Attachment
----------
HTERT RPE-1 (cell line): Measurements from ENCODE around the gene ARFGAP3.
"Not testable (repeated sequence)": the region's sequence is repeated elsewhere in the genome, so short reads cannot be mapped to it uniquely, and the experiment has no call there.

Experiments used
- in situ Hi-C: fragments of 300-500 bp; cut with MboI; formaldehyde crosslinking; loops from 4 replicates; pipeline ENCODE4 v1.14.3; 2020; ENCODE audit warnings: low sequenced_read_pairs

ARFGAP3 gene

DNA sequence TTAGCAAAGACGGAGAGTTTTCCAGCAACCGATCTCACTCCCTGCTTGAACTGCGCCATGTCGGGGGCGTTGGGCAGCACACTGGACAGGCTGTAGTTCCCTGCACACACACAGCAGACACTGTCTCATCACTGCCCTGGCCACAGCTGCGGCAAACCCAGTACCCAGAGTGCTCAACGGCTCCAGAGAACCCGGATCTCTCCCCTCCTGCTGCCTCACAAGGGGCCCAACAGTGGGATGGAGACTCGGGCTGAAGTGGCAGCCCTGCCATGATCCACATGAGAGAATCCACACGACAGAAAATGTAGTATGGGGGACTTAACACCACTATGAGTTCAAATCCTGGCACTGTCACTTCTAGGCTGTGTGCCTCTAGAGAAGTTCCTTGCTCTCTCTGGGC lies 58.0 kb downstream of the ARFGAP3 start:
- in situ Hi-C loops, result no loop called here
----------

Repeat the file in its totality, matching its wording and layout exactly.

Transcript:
HTERT RPE-1 (cell line): Measurements from ENCODE around the gene ARFGAP3.
"Not testable (repeated sequence)": the region's sequence is repeated elsewhere in the genome, so short reads cannot be mapped to it uniquely, and the experiment has no call there.

Experiments used
- in situ Hi-C: fragments of 300-500 bp; cut with MboI; formaldehyde crosslinking; loops from 4 replicates; pipeline ENCODE4 v1.14.3; 2020; ENCODE audit warnings: low sequenced_read_pairs

ARFGAP3 gene

DNA sequence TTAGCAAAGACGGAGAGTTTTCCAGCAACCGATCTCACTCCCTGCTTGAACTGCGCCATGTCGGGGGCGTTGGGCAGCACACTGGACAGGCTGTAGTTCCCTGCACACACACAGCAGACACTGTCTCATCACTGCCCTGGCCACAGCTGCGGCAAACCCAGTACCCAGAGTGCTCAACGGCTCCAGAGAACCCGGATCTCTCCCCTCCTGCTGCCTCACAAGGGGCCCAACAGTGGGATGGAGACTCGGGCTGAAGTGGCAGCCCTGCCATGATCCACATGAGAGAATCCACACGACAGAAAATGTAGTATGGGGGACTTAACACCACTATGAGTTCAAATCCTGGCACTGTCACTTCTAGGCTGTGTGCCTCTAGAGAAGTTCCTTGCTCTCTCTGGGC lies 58.0 kb downstream of the ARFGAP3 start:
- in situ Hi-C loops, result no loop called here